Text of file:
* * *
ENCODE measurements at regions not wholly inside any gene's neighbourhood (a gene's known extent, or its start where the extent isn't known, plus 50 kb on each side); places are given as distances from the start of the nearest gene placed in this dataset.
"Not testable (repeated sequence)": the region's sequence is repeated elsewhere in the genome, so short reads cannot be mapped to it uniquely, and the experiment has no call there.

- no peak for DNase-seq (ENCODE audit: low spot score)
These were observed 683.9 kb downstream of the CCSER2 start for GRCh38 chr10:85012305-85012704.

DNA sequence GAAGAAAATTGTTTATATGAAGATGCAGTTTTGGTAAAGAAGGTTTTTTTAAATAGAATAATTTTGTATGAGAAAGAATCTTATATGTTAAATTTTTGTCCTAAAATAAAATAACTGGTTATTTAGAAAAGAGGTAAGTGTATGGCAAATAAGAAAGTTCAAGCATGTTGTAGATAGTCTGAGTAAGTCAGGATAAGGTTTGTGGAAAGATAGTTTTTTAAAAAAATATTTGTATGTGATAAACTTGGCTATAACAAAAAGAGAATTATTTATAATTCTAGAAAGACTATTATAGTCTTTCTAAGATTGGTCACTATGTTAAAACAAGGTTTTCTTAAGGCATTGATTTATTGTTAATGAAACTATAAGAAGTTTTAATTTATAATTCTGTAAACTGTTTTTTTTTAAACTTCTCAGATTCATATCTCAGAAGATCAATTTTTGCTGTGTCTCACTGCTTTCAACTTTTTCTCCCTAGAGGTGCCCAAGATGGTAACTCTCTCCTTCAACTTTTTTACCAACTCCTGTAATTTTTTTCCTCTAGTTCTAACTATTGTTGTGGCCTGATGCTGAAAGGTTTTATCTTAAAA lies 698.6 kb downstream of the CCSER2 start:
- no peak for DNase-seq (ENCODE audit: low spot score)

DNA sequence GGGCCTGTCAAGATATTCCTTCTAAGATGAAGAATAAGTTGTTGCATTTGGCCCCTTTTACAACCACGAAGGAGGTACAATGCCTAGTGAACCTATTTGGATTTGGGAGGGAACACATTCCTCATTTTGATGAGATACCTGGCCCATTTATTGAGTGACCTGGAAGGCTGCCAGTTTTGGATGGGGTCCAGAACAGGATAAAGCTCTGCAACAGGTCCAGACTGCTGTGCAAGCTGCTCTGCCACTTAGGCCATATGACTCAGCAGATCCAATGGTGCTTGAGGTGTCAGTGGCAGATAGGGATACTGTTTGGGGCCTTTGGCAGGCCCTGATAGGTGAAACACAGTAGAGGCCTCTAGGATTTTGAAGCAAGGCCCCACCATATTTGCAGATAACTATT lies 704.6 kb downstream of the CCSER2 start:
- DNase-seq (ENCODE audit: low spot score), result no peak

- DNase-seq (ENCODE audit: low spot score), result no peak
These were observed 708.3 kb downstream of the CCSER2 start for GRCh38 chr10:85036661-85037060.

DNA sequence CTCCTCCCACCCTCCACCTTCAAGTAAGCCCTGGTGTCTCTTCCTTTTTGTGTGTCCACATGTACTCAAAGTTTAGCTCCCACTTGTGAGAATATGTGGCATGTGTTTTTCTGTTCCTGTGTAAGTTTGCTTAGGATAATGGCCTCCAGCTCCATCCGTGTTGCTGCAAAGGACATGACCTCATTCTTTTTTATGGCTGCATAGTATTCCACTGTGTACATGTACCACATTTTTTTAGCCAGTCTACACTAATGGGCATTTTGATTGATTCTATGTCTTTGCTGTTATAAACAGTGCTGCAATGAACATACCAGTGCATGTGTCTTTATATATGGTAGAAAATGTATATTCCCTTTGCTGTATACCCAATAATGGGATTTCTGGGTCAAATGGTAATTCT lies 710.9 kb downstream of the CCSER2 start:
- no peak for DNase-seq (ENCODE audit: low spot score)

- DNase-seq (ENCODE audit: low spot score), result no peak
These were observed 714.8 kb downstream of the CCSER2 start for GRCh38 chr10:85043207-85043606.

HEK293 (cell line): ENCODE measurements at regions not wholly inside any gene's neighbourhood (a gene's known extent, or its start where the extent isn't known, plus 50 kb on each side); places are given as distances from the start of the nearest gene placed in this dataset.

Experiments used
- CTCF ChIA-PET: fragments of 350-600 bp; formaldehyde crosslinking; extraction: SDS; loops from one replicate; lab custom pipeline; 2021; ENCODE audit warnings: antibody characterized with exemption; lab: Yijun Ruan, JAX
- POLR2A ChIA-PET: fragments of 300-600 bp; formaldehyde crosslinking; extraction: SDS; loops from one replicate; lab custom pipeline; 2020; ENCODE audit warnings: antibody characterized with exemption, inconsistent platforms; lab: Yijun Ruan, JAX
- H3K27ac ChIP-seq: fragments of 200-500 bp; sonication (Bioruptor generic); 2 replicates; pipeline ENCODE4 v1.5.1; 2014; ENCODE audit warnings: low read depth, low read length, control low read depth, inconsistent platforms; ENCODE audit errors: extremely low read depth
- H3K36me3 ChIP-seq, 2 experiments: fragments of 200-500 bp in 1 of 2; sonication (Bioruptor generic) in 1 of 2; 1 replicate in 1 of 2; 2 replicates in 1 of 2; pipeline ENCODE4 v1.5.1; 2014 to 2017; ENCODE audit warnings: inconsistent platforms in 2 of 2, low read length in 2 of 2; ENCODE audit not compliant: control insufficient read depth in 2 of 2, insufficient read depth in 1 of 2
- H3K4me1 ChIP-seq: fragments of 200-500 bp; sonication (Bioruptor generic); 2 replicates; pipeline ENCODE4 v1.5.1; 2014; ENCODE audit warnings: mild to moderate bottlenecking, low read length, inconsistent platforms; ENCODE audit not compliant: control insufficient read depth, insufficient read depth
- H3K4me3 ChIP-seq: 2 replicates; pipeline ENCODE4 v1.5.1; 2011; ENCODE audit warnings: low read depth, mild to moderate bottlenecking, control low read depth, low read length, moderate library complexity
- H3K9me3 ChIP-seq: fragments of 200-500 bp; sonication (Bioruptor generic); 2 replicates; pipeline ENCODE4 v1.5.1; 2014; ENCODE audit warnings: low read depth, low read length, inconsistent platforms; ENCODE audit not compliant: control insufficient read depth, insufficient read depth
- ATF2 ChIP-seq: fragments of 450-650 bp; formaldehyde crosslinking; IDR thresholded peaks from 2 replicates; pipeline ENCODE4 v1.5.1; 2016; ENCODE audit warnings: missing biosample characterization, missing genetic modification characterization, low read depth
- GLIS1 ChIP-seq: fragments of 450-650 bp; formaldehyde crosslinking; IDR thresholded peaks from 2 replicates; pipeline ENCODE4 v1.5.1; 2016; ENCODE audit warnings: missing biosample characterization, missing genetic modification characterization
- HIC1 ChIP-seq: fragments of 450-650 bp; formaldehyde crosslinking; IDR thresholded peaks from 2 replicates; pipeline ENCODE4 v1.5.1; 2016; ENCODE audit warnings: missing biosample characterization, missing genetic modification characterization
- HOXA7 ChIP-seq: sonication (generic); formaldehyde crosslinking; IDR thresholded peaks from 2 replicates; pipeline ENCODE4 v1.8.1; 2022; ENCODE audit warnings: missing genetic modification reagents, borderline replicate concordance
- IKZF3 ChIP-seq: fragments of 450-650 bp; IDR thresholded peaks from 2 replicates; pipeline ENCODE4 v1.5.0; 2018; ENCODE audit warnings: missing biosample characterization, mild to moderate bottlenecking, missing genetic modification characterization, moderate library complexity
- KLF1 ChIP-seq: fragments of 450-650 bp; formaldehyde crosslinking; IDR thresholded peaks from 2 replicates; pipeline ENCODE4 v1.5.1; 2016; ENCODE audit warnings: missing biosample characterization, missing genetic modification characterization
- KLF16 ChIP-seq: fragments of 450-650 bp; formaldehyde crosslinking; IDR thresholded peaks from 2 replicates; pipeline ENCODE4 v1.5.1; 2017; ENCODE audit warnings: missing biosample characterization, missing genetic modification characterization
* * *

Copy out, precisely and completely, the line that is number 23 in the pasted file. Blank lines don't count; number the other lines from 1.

- H3K9me3 ChIP-seq: fragments of 200-500 bp; sonication (Bioruptor generic); 2 replicates; pipeline ENCODE4 v1.5.1; 2014; ENCODE audit warnings: low read depth, low read length, inconsistent platforms; ENCODE audit not compliant: control insufficient read depth, insufficient read depth